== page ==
Germany's political color code
A party's signature color is to represent its orientation and ideology. History and tradition are decisive factors. But any change bears a strong marketing message. And now the center-right CDU has gone for a revamp.
The Christian Democratic Union (CDU) has made turquoise and dark blue their party colors. General-Secretary Carsten Linnemann explained that "Cadenabbia" turquoise (named after former Chancellor Konrad Adenauer's favorite holiday destination) signifies vitality, confidence and freedom, while "Rhöndorf blue" (named after Adenauer's place of residence) stands for substance, competence and security.
... and blue
Blue is the most popular color with conservative parties in Europe. The far-right Alternative for Germany (AfD) chose light blue as its color "because blue is one of the most popular colors in Germany and because blue stands for freshness and new beginnings." Critics point out both CDU and AfD now use blue, the national colors and a curve rising from left to right to signify an upward trend.
In 2008, the CDU introduced bright orange as its party's color to signal "an emotionally positive dimension" as well as "confidence and the will to reform." Orange was popular in Germany in the 1970s, but the CDU's marketing team said Orange was "totally in," and that it was historically considered one of the colors of conservative parties, in America and Europe after World War II.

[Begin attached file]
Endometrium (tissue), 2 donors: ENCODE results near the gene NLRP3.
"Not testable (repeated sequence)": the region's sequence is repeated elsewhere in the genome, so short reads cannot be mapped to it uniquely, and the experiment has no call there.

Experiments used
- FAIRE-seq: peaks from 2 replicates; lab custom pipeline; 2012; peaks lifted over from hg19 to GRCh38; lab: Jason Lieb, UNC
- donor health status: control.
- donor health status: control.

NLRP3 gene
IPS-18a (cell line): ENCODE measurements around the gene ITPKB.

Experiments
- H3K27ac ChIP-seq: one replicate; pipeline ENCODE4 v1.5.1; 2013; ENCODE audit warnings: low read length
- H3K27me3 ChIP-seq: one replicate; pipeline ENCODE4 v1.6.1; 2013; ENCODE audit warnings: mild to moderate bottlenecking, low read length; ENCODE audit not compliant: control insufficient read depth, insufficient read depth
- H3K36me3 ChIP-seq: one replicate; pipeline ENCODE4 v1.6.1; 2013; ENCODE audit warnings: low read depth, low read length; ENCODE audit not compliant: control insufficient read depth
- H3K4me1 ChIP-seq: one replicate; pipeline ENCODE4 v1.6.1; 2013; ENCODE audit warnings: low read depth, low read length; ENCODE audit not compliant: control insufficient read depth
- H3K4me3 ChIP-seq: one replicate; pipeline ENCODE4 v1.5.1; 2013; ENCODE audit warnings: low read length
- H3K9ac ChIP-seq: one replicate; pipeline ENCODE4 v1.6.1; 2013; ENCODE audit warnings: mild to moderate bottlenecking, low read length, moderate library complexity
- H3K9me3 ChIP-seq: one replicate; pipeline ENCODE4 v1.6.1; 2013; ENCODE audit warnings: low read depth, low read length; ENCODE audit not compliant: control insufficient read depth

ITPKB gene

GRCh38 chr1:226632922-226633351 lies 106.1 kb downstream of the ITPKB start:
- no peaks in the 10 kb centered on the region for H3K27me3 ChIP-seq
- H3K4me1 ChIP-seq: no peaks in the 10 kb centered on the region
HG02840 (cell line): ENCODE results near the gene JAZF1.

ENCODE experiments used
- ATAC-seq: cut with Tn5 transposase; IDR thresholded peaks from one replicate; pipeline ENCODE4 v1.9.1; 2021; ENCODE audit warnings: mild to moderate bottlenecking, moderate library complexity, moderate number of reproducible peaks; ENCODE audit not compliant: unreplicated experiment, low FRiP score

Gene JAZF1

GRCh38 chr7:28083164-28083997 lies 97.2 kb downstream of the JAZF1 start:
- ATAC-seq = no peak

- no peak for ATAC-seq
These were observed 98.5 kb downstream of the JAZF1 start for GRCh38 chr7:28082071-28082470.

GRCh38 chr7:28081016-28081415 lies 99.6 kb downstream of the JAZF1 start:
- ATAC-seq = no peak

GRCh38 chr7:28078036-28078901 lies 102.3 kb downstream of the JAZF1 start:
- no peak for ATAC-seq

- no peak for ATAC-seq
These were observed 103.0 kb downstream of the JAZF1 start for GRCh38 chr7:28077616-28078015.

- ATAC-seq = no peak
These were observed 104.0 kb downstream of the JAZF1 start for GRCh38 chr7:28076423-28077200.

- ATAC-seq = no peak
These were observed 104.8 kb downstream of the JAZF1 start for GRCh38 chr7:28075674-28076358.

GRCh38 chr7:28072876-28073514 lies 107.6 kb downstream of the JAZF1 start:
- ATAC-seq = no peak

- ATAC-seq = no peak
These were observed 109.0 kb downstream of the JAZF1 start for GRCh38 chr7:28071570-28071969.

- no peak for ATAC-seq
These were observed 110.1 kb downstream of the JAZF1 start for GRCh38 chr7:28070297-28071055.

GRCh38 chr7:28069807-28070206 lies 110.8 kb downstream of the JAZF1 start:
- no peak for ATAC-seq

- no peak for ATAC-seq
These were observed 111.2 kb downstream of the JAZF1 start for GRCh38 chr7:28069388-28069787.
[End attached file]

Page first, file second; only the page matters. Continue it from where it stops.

From now on, the CDU will spell its initials in black. Black is the color of the Catholic Church and bourgeois conservatism (although it has also been used to signify extremist attitudes such as anarchism or fascism.) For decades, the CDU wrote its party name in red — which critics said gave the wrong message.
Historically and internationally red stands for communism and socialism. But in 2009, the center-left SPD opted for purple. The intention was to signify dignity and power. In ancient times, emperors and senators wore purple, as do Catholic bishops and cardinals signifying nobility and luxury. SPD rank and file complained that the color does not fit with its traditional working class electorate.
The name says it all for Germany's environmentalist Green Party. In color psychology, green is considered the color of hope and fertility, it is associated with nature and contentment. The West German Greens merged with East Germany's Bündnis 90 in 1993. In 2011, the party revamped its logo maintaining the color and sunflower symbol, but adding the complete party name in a font called "Futura."
Germany's neoliberal, business-oriented Free Democrats (FDP) traditionally use bright yellow for their logo, with the party name in blue letters. After its crushing election defeat in 2013, the FDP sought to signal a new beginning. In 2015 it added a third color: A smattering of magenta pink to indicate compassion and signal a spirit of optimism. It's like pop art, read the comments on Twitter.
Brown is the no-go color in German politics. The National Socialist fascists led by Adolf Hitler used brown shirts. For historical reasons, right-wing extremist parties are still associated with the color brown and a "brown ideology" or "brown attitude" colloquially stands for a fascist stance, reminiscent of National Socialism.